Goof Off with Purpose

Schiffmann is an advocate of learning how to channel our own practices. He recommends beginning with systems of your choice. The discipline of learning established systems is important as it helps to “get you in the game,” but being dependent on a teacher is kind of a drag. Once you’re trained the practice begins to teach you and that’s when it becomes fun again. Otherwise it can feel like you’re stifling yourself. As you dive deep and allow free form movement to occur eventually it will flower as an intuitive practice.

Getting Online

The main technique (discipline) of Freedom Yoga is listening. Schiffmann describes this process as “getting online” or cultivating an intuitive connection with the infinite. He recommends beginning just by getting curious and presenting the question:

Something’s going on here , … ,

Stay tuned for Freedom Yoga Immersion Part II.

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Superhuman Healthcare – Herniated Disks

Superhuman Healthcare Herniated Disks

Herniated disks are no joke. The first time I got one I was commuting to NYC every week. Schlepping a roller suitcase through the crowded subways did a number on my neck. I woke up one day with a very bad pain radiating down my arm.

In yoga we talk about the difference between good pain and bad pain. 

  • Good pain is a generalized discomfort that results from increasing your performance level. Good pain is an indicator that you are progressing with proper alignment and awareness of your personal limitations.
  • Bad pain is sharp, shooting and localized. It’s a red flag that your body communicates to say STOP what you are doing immediately.

A herniated disk (also called a ruptured or slipped disk) is an excellent example of bad pain. They can occur anywhere in the spine, but most often will occur in the cervical spine (neck) or lumbar spine (lower back). Typically a herniated disk causes a pinched nerve, leading to numbness or tingling in the neck, arm, lower back or leg. It causes pain, weakness, and/or numbness.

The good news is that up to 90% of patients can be treated without surgery. I’m a huge advocate for avoiding surgery whenever possible. And it can be helpful to know what kinds of alternative treatments are available and how they work.

This past January I ruptured my neck again (admittedly, it’s the weak link in my chain). I did it while sleeping incorrectly and it took about two months to heal. Part of what slowed the process was that I didn’t take time off. I was doing a LOT of desk work while trying to keep up with my normal exercise routines.

Pain is a great teacher.

Thankfully, I had the help of one of the top tier Oriental medical providers in America – Avi Ginsberg, a.k.a. Jin Wei. He’s helped me on countless occasions over the past twelve years, including one time when I got a serious viral infection.

Avi has an arsenal of therapies that he uses in his treatments, all of which are built upon his signature style of bodywork. The foundation of external therapy in Oriental medicine is Tui Na, or Chinese medical massage. It’s somewhat like Rolfing, as his technique is a unique form of non-invasive reconstructive surgery.

In addition to Tui Na, Avi gave me acupuncture multiple times. After administering over 30,000 treatments he’s mastered a painless needling technique. During one of his treatments I fell asleep on the table! This is not uncommon but it was a first for me.

He also used cupping therapy to help increase circulation. Cupping is amazing. It feels like deep tissue massage and is great for immediate pain relief. One time Avi combined a cupping treatment with Gua Sha, another ancient massage technique. According to Wikipedia:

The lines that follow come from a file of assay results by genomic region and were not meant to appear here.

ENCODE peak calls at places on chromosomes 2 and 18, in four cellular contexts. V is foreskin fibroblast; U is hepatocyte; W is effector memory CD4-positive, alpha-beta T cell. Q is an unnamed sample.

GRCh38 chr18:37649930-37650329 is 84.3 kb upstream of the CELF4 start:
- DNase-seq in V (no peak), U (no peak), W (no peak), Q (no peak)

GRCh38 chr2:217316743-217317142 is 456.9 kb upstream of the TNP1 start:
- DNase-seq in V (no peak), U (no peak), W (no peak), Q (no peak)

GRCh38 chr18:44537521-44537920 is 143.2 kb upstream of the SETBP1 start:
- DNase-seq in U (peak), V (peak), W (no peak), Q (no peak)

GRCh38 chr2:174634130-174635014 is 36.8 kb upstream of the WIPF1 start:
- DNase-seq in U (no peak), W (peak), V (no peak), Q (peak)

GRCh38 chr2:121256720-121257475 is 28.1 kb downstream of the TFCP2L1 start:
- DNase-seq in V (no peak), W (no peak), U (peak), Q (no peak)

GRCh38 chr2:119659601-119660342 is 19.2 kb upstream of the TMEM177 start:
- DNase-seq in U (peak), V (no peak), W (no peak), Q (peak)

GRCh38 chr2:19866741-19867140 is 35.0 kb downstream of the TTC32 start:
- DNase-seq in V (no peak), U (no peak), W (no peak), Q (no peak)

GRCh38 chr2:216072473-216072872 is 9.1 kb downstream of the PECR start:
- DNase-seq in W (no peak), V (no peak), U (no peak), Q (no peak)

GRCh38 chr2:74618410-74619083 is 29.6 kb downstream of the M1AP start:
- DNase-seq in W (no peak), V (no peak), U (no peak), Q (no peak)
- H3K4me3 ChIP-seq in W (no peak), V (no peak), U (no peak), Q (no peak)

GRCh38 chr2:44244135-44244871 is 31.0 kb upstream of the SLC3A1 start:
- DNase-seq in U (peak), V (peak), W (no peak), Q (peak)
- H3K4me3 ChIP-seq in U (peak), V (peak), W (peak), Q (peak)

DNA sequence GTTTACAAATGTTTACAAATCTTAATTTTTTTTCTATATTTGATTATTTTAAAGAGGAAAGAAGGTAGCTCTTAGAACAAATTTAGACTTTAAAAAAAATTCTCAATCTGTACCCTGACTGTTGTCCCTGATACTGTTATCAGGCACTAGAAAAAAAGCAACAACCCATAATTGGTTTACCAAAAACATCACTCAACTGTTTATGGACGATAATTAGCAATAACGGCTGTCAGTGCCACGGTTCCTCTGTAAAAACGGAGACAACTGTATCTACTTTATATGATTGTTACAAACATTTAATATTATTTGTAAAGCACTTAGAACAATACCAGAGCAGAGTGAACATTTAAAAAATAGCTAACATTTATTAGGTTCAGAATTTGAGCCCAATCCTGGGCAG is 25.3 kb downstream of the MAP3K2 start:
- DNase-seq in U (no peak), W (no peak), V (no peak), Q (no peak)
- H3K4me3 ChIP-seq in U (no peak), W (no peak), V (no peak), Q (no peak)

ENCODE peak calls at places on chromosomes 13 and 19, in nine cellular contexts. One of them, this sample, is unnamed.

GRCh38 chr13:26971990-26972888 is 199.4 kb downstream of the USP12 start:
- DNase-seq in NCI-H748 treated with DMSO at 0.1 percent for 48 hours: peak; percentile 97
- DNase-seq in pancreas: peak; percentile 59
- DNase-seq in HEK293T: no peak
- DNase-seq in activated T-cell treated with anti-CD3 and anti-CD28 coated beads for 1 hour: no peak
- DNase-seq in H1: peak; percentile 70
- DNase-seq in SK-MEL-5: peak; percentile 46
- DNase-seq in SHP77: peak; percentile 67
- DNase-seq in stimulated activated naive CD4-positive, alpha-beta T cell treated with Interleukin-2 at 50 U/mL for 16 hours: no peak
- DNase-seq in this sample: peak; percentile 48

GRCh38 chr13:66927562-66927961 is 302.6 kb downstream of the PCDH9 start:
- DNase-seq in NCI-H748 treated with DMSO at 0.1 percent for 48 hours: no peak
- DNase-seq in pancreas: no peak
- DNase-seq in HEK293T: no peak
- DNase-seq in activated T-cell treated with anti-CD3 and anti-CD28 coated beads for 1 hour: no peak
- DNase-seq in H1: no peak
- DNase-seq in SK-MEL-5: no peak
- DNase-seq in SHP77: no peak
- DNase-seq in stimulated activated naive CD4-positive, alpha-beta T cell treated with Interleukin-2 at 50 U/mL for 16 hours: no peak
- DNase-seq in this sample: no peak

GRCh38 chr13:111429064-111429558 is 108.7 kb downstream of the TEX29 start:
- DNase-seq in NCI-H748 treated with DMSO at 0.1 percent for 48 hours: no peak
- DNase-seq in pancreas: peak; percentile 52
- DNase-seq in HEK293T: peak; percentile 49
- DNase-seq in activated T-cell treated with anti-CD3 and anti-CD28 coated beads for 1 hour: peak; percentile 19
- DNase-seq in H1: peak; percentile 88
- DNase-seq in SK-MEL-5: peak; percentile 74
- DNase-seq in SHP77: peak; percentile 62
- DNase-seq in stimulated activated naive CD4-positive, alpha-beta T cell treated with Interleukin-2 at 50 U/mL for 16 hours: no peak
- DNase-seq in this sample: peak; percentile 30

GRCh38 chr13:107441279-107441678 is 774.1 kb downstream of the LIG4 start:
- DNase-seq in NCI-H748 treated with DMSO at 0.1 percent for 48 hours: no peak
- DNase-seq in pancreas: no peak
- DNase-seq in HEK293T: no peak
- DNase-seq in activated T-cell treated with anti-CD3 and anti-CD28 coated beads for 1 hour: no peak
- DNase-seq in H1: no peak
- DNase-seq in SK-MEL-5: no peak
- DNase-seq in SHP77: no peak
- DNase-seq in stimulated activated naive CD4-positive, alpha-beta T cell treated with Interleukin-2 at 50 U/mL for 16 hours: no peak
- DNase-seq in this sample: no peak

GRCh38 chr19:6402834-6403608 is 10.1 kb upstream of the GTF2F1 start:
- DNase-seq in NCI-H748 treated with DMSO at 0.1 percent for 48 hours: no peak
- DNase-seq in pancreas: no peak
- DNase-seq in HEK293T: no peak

Gua sha, meaning “scraping sha-bruises”, is a traditional Chinese medical treatment in which the skin is scraped to produce light bruising. Practitioners believe gua sha releases unhealthy elements from injured areas and stimulates blood flow and healing.

Again, this is deep tissue medical massage. It’s not for cosmetic purposes, it’s for getting to the root of the problem which may involve good pain. One of Avi’s clients (a retired nurse) used the analogy of how you wouldn’t try to fix acne by covering it with make up. You have to dig deep sometimes which is why a solid yoga practice is so helpful with navigating the healing process.

I’m very grateful to be pain-free after receiving such wonderful care. I’m rebuilding my strength and I’m happy to be practicing handstands again.

For more information please visit Liberty Health and Wellness

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Home Rituals – Berry Walnut Muffin Bread

Berry Walnut Muffin Bread 2

The warm weather has returned to the Western Slope of Colorado, which means that outdoor training season is officially here! I’ve made a commitment to working out in the mornings before it gets too hot. I usually eat a big mid-morning meal (breakfast like a king) so I’ve had to switch up my diet and lifestyle a bit.

The solution? Muffins! Hearty, wholesome and packed with good ingredients. These babies are a great mid-morning snack and carry me though until lunch. This week I played with a new recipe: berry walnut muffin bread (all the goodness of individual muffins in bread form).

Berry Walnut Muffin Bread 3

So just to clear up a few things. The ingredients in this recipe might raise a red flag for some people and to those folks I say (with love in my heart…)

Don’t like wheat? Don’t eat it. 

Don’t like sugar? Don’t eat it. 

Don’t like dairy? Don’t eat it.

But to those of us who can enjoy these foods unabashedly I say mangia! Eat with the confidence that comes from choosing the most beautiful foods. Wheat, sugar and dairy are incredibly powerful foods so long as they haven’t been tampered with.